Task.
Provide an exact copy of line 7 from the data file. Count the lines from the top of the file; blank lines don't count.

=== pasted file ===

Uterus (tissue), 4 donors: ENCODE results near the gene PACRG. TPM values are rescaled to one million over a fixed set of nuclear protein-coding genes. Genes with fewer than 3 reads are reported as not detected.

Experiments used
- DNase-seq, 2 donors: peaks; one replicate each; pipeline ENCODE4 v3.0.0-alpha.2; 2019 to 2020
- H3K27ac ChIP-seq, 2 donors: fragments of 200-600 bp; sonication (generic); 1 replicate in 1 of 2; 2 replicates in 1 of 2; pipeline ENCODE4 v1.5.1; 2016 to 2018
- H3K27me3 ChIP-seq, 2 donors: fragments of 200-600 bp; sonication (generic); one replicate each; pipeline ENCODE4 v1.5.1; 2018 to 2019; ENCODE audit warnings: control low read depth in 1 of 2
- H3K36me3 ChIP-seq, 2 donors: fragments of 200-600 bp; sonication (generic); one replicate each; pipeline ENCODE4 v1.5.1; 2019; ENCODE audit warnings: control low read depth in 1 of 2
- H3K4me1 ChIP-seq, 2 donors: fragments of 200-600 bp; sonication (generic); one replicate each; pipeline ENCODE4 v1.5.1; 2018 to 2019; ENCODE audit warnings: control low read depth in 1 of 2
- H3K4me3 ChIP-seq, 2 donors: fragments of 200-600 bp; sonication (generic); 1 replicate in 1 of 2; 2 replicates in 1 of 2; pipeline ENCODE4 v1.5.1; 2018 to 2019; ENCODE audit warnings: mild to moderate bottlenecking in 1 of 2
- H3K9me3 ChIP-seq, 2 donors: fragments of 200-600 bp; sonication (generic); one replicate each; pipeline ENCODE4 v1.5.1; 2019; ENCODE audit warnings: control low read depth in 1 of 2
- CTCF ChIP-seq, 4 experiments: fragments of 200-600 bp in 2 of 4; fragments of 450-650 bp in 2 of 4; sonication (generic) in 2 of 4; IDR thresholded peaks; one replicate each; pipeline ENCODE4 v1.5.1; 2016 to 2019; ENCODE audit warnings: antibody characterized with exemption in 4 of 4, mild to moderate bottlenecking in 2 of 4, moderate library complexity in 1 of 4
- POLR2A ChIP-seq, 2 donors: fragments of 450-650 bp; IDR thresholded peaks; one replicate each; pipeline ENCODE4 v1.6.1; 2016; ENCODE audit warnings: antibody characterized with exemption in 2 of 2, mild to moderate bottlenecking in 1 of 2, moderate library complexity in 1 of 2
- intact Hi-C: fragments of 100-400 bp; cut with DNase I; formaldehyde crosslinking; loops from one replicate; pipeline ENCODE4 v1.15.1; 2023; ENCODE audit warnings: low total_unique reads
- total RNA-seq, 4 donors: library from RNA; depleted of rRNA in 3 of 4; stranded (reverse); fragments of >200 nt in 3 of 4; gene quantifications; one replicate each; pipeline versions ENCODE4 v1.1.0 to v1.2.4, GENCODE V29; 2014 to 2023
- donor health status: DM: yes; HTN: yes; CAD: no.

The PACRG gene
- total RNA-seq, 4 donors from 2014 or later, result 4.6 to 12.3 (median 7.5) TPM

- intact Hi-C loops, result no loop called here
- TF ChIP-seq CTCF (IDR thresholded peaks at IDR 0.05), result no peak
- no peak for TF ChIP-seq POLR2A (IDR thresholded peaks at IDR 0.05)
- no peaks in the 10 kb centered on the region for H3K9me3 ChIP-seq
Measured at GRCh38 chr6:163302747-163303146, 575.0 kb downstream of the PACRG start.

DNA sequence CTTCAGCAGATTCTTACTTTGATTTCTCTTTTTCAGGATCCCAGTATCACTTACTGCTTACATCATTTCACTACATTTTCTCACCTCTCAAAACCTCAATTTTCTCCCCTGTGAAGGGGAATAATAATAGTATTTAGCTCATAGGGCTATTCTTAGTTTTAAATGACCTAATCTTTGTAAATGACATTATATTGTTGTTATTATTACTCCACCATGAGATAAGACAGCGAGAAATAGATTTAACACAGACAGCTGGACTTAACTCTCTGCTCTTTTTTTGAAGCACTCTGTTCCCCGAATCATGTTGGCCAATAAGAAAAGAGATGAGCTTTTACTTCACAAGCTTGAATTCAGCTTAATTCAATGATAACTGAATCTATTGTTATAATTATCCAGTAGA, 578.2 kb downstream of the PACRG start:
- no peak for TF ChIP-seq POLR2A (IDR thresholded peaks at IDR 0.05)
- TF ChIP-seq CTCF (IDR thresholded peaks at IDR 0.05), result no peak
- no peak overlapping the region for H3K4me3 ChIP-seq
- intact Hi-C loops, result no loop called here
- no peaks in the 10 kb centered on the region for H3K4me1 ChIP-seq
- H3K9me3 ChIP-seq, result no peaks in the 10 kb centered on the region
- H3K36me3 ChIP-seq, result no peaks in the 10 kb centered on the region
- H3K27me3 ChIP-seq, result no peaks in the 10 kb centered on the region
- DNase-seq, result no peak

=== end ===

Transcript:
- H3K4me1 ChIP-seq, 2 donors: fragments of 200-600 bp; sonication (generic); one replicate each; pipeline ENCODE4 v1.5.1; 2018 to 2019; ENCODE audit warnings: control low read depth in 1 of 2